2017 has got off to a good start. Macroeconomic data were slightly better than expected and the acceleration in activity in many Advanced and Emerging economies towards the end of 2016 is set to continue. This positive beginning, in line with the CaixaBank Research main scenario (GDP growth is expected to be 3.4% growth in 2017 compared with an estimated 3.1% in 2016), has been boosted by the good health of financial markets. In February , with few exceptions, risky assets (stocks and corporate bonds) continued to pose gains while risk-free interest rates were stable and the dollar and commodities firm. The good performance of the US stock market was particularly salient since it surged to record highs virtually without taking a break. How different from the start to 2016 when this same stock market collapsed!
Risks, what risks? Investors expect that the successful implementation of Trump’s programme will provide a huge boost to US GDP growth at the same time that global growth factors driving growth will continue to support the Emerging and Advanced economies. However, investors also seem to be underestimating the risks related to the implementation of a fiscal expansion in a economy that is operating close to full employment, in addition to the uncertainty stemming from Trump’s proposed changes to US trade policy. This will be a key issue in 2017: things are looking positive in many parts of the world and, if the potential risks (especially the political ones) do not materialise, things could even get better. But while there is still uncertainty, it would be advisable to be less complacent and more cautious.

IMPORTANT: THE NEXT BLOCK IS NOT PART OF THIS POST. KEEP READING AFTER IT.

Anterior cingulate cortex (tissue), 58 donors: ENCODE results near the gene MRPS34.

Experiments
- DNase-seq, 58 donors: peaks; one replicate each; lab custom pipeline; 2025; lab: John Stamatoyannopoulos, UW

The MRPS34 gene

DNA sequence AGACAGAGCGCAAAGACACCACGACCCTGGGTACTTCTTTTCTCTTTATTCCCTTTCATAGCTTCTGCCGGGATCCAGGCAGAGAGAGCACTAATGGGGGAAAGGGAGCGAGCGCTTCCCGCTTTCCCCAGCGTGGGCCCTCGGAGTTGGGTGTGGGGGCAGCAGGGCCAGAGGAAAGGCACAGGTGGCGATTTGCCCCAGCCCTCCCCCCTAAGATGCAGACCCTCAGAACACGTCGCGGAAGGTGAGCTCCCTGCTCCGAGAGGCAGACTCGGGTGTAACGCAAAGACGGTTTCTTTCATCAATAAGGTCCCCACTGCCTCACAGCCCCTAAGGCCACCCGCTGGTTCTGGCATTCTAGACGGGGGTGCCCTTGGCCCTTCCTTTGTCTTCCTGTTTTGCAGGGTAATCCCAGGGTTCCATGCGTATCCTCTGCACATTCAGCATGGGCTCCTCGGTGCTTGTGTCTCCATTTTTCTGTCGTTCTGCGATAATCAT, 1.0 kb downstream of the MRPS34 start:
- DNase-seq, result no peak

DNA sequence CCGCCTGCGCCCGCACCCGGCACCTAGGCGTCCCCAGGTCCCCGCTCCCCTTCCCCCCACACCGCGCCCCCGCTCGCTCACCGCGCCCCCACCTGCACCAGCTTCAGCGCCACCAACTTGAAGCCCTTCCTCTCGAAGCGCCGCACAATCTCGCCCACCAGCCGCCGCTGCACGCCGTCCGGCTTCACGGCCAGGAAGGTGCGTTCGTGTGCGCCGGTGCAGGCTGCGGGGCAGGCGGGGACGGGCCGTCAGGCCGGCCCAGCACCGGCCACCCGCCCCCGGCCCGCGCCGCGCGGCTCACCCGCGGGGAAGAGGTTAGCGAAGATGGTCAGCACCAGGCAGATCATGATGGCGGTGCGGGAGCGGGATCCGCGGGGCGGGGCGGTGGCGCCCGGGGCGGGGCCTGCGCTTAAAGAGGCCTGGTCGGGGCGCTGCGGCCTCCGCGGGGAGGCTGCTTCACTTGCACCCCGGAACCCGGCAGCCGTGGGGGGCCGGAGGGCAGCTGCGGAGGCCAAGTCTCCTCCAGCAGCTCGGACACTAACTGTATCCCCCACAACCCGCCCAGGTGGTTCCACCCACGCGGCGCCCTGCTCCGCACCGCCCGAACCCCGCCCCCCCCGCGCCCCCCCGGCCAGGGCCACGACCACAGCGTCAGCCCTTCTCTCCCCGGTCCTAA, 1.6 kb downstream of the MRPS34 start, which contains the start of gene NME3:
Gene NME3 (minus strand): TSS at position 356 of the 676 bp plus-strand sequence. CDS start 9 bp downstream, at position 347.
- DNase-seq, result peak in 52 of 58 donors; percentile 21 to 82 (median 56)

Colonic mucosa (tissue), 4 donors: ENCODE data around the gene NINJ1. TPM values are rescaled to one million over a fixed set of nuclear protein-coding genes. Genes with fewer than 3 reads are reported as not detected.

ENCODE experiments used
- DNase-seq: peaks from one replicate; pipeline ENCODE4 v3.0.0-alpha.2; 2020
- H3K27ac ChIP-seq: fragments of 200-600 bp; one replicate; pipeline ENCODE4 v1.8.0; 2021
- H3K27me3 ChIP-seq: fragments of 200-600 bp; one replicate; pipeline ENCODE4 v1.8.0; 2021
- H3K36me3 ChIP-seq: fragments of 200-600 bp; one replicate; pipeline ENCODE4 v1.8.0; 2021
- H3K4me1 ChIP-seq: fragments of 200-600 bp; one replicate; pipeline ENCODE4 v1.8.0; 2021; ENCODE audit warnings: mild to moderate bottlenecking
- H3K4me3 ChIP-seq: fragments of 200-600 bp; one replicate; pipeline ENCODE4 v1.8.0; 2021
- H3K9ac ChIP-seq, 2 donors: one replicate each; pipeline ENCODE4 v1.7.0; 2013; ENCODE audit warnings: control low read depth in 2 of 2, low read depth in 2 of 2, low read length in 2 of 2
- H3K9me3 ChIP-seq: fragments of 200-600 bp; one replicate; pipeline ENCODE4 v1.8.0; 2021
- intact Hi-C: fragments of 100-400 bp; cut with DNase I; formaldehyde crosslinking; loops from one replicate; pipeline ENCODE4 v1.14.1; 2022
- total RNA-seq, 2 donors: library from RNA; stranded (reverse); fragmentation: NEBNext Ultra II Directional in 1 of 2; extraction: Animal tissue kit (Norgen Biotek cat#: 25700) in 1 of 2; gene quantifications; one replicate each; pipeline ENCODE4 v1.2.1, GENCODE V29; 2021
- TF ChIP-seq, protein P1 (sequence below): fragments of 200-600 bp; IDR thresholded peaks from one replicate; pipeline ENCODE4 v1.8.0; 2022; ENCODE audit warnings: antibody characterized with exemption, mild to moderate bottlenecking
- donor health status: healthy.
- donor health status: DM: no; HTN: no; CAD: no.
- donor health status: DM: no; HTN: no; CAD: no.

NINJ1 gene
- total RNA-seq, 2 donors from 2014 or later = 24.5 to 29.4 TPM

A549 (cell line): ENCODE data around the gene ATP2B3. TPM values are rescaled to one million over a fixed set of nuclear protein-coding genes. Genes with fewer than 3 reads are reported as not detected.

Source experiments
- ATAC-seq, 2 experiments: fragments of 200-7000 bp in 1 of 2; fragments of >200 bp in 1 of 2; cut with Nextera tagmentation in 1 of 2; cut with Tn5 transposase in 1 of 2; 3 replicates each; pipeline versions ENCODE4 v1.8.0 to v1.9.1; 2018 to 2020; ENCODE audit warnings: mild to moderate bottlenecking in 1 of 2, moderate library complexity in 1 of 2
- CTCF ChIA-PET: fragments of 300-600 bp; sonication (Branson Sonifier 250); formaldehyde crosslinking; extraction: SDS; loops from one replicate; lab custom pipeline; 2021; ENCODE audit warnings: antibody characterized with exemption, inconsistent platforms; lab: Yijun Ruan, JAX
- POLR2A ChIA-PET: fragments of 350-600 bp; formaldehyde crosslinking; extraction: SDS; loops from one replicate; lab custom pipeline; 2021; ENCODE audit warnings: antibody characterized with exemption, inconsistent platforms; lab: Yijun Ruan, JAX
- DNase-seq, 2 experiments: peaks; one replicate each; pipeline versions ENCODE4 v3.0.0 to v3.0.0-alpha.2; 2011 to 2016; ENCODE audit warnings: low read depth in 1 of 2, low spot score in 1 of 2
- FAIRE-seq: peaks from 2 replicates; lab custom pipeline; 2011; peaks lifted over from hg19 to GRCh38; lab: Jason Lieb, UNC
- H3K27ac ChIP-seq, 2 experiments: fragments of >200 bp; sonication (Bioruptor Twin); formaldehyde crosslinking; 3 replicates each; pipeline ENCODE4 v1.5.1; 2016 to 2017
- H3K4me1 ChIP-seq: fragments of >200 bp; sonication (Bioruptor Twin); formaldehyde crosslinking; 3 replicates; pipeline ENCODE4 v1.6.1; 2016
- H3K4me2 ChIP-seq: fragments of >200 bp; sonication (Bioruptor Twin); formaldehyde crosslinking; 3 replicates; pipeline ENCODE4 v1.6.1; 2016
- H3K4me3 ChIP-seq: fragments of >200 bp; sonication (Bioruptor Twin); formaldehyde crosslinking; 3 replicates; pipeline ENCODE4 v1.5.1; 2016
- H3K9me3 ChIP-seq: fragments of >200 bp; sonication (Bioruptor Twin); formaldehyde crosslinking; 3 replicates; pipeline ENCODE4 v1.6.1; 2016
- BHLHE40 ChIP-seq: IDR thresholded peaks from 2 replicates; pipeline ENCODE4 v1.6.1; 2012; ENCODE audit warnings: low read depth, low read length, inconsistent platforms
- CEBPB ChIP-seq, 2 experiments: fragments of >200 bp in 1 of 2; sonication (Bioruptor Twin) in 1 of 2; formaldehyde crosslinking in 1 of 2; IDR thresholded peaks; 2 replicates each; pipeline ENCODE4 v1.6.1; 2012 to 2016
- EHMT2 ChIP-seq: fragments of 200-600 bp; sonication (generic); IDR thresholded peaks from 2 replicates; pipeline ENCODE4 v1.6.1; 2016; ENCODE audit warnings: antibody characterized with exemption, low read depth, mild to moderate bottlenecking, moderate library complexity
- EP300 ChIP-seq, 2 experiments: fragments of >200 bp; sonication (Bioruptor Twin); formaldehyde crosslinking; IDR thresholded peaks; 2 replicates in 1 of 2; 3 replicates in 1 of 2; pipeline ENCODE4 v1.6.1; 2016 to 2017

The US economy is accelerating, but not because of the new Administration. The North American giant went up a gear in the second half of 2016 and the economy seems to have accelerated further at the start of 2017. In fact, unlike in previous years it may perform better than expected in Q1. Positive momentum is due to factors such as an expansionary monetary policy, a strong labour market and a recovery in the real estate. All of these factors have little to do with the possible outcome of Trump’s fiscal expansion. Although it is reasonable to assume that a combination of tax cuts and more infrastructure spending could lead to higher growth, the impact will be noticed with a lag. It is obvious that there is no relation between a future economic stimulus and the current upswing in prices, which has been higher than expected. In March, with the release of the budget proposal, Trump’s new economic policy will start to take shape. Then, and only then, the big questions hovering over the US will be answered.
Europe is still afflicted by uncertainty but that is not affecting GDP growth. Europe epitomises the paradox with which this Executive Summary began: expansion is underway and, if the political risks end up disappearing, growth might even be higher than expected in 2017. However, we must not forget that the realisation of this optimistic scenario depends critically on the word «if». At least that is the opinion of bond investors who are still demanding an appreciable return on sovereign bonds perceived as having high idiosyncratic risks, such as France and also the peripheral economies. Nevertheless, as decisive elections approach, it is true that the latest indicators point to moderate acceleration in growth while inflation seems to be finally getting back to normal.
The Spanish economy remains robust. Real Q4 GDP growth in 2016 (0.7% quarter-on-quarter) confirmed that the economy is on the right track. As has been the case in the past few quarters, domestic demand is the main driver of growth. A key factor supporting Spain’s domestic demand is the good performance of its labour market, a trend which, judging by the positive Social Security registration figures, continued in January. Price data are providing a few more surprises. January’s CPI stood at 3.0% year-on-year owing to to the sharp rise in electricity prices and the oil base effect, same figure as in February. Core inflation also increased, reaching 1.1% after three consecutive months on the rise. Strong GDP growth is a positive factor for an economy such as Spain’s, which still has high levels of debt. In particular, the slow reduction in public debt (99.3% of GDP in 2016 compared to 99.8% in 2015) is a reminder of that fiscal consolidation should continue. In fact, in February both the IMF and the European Commission insisted again on the importance of making a greater effort to reduce its fiscal deficit.